Following the 2011 Fukushima nuclear catastrophe, customers became concerned that even seaweed as far away from the disaster as Maine could have become contaminated, and we’ve been annually testing ever since. Test results can be found below.
How We Test
Testing is done every winter after the harvest has been dried and stored. We take care to collect composite samples representative of each species, growing area, and form (leaf or milled). We don’t test every single product each year, but we do test a representative of every species and growing area. For example, we may test dulse flakes but not powdered dulse, because the two products come from the same species and area. In this case, test results for dulse flakes can be applied to the powdered form.
Testing is done through accredited third-party labs. It’s important to understand the nature and substance of seaweed to accurately analyze it. Our contract labs use analytical methods refined over many decades by scientists from around the world, and they're validated by the EPA, FDA and global certification organizations before being approved for food testing. We work closely with our testing labs to remain current with the latest changes and refinements to test methods. Some of our testing labs include: Katahdin Analytical, Northeast Laboratories, Brooks Applied Labs, and eurofins.
Seaweed is a traditional whole food that's been eaten by people around the world for many thousands of years with healthy results. However, every person is unique and we are unable to predict your body's response. There may be elements of these plants not suitable for your particular biochemistry or condition. Only you can determine what's best for you, in consultation with your healthcare practitioner. The seaweeds we sell are wild harvested, uncultivated marine algae. Naturally occurring fluctuations in the sea plants occur due to season, climate, tidal flow and time of harvest. The information we present on this website is believed to be accurate and reliable, but the testing is not carried out by Maine Coast Sea Vegetables — it represents composite averages — and it is not guaranteed as a condition of sale. Maine Coast Sea Vegetables makes no warranty, either express or implied, and assumes no liability for this information or the products described.
Table of 2021-22 Test Results
U = Undetected above method detection limit or 0.05 ppm; ppm = parts per million, equivalent to micrograms per gram, or milligrams per kilogram
Heavy Metals in Seaweed
Customers sometimes ask why we test our Certified Organic sea vegetables for heavy metals, or why some products bear a "Proposition 65" warning about lead and cadmium. The reason for both is that as seaweed absorbs minerals from the ocean that are essential for human health, it also absorbs certain heavy metals that can harm human health. Testing helps both us and our customers make informed choices to safeguard health.
Minerals and elements, including heavy metals, are widely distributed throughout the world's oceans from natural processes such as weathering of the earth’s crust and atmospheric deposition, as well as from human industrial activity. Our seaweed comes from remote and wild areas far from big cities and industry, and Organic Certification ensures it isn't harvested near local sources of contamination such as boat marinas or municipal outfalls. However, because heavy metals are so ubiquitous in the environment, Organic Certification alone doesn't guarantee purity for seaweed or any other food.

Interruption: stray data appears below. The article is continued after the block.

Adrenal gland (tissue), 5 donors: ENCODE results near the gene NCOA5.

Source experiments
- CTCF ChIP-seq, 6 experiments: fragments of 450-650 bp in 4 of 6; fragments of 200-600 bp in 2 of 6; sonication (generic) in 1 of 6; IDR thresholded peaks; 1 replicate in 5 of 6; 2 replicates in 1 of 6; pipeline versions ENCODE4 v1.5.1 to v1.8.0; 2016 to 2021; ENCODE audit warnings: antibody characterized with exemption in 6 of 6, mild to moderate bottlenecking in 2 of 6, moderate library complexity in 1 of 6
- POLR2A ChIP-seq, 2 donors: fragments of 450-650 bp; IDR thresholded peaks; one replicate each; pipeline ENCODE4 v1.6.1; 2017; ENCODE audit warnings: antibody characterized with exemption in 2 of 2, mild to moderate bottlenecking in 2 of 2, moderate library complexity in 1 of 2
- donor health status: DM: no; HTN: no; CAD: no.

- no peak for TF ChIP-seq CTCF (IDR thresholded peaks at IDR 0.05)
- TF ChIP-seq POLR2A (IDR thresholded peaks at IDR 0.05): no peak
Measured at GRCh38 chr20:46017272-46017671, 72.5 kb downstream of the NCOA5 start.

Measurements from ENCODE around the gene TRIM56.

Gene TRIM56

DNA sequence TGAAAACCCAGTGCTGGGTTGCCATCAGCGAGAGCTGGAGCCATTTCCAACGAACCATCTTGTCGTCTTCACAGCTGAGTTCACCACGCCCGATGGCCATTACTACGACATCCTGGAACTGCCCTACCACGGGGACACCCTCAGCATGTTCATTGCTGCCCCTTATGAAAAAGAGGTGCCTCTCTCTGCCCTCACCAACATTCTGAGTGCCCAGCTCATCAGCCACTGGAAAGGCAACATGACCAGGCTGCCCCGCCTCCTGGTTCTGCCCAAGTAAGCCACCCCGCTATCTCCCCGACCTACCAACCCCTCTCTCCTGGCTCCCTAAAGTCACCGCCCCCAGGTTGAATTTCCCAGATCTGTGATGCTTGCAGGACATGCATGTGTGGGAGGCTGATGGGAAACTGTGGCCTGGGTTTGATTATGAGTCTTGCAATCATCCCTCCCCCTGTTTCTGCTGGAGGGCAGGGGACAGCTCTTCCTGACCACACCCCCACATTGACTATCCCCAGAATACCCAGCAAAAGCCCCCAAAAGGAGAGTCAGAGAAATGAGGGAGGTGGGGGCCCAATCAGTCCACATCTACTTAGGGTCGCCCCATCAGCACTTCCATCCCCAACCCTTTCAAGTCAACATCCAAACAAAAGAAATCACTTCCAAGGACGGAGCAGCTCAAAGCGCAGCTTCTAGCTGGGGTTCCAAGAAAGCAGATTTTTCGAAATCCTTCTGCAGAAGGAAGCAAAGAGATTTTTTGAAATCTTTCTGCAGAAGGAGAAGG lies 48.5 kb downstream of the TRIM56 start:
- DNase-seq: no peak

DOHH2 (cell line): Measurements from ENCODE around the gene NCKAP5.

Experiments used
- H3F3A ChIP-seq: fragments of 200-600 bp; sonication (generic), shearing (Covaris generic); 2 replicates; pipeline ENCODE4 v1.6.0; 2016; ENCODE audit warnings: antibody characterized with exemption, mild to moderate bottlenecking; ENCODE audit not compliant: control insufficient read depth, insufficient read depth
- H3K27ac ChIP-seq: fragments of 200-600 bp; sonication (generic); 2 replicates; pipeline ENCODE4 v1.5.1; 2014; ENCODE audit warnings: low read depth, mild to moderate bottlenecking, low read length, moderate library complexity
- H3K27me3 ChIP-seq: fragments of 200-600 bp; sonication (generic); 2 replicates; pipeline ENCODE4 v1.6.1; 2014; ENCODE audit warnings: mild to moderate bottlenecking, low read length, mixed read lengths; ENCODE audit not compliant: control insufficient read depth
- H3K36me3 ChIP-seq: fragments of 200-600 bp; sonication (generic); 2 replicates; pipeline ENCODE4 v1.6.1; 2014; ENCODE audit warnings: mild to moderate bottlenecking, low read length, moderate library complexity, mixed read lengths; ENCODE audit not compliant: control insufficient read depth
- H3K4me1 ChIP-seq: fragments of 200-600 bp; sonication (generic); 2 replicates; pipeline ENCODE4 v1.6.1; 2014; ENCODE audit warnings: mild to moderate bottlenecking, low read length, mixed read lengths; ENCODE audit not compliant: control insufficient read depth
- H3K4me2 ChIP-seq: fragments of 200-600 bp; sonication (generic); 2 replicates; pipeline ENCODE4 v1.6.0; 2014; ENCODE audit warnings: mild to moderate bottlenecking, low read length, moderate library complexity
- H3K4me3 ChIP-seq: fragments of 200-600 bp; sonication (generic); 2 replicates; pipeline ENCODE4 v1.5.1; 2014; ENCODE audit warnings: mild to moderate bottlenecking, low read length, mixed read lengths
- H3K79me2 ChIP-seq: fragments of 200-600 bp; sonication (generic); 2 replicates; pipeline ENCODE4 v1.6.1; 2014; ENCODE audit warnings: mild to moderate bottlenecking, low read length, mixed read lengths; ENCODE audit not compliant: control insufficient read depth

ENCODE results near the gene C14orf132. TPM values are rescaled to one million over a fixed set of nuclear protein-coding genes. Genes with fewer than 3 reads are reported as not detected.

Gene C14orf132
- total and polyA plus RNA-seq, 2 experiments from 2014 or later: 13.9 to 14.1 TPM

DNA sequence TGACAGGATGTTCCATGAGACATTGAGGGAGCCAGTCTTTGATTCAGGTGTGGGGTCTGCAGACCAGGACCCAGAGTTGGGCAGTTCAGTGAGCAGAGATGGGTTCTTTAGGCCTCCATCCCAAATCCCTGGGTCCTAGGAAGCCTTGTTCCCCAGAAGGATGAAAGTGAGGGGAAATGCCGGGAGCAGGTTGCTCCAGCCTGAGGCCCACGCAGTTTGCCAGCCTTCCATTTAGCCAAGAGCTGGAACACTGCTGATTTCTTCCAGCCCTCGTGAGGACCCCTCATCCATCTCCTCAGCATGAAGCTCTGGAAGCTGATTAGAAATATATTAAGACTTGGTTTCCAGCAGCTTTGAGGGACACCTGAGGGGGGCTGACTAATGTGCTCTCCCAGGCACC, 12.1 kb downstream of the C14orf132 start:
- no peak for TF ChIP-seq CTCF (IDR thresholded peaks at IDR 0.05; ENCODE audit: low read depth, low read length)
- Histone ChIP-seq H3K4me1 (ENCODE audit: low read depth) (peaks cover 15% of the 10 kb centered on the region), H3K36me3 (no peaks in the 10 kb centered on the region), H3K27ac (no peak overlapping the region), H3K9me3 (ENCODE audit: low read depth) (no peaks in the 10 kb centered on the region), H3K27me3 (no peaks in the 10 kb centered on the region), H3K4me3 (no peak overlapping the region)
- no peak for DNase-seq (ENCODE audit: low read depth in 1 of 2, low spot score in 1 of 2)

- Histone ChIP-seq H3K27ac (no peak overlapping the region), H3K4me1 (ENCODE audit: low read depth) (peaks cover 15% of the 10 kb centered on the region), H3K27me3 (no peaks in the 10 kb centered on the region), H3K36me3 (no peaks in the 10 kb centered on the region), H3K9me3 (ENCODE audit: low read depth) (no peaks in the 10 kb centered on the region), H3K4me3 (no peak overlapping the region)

Annual testing helps us determine whether products require a California Proposition 65 warning, and posting the data on our website helps our customers make informed choices. Scientists have studied the topic of heavy metals in seaweed for many years, and our assessment is that the numerous health and nutrition benefits of sea vegetables far outweigh the risk posed by the low levels of heavy metals they contain. However, we respect that others, for personal health reasons, may feel otherwise. This is why we test and post the results. For more information on this topic, please see the Heavy Metals FAQ in the section about environmental concerns.
Radioactivity Testing in Seaweed
We started testing seaweed for radioactivity in 2011 in response to the Fukushima, Japan nuclear catastrophe, and we haven't stopped since. Humans have released radiation into the environment, whether intentionally or accidentally, ever since the US first tested atomic bombs in 1945. Because eating seaweed offers some protection from radiation, it’s important to ensure the seaweed itself is free of harmful radioactive isotopes. This topic is further addressed in our FAQs.
The lab of Professor Thomas Hess, University of Maine Department of Physics, tested our seaweed every year from 2011 to 2019. In 2020 we moved to using a commercial lab for this testing. Test results are given as Bq per kg, which is a measure of the activity of a radioactive isotope. Japanese standards for acceptable activity levels in food and water, which are among the strictest in the world, call for less than 100 Bq/kg in general foodstuffs and less than 10 Bq/kg in water. The very low threshold for water is because it's essential for life, has no substitute, and has a high rate of consumption.
Our most recent test results are shown below. Past results along with more detail about testing are found in this downloadable PDF "Summary of Radiation Testing 2011-2019". The results of over 10 years of testing show that radioactive isotopes have never been detected at harmful levels in any of our seaweeds.
TABLE OF 2021-22 RADIOACTIVITY TEST RESULTS
Don't use a Geiger Counter to Detect Radiation in Seaweed!
The following links provide additional resources for learning more about radiation. And of course, please feel free to contact us at email@example.com with questions.
Information Is Beautiful: Radiation Dosage Chart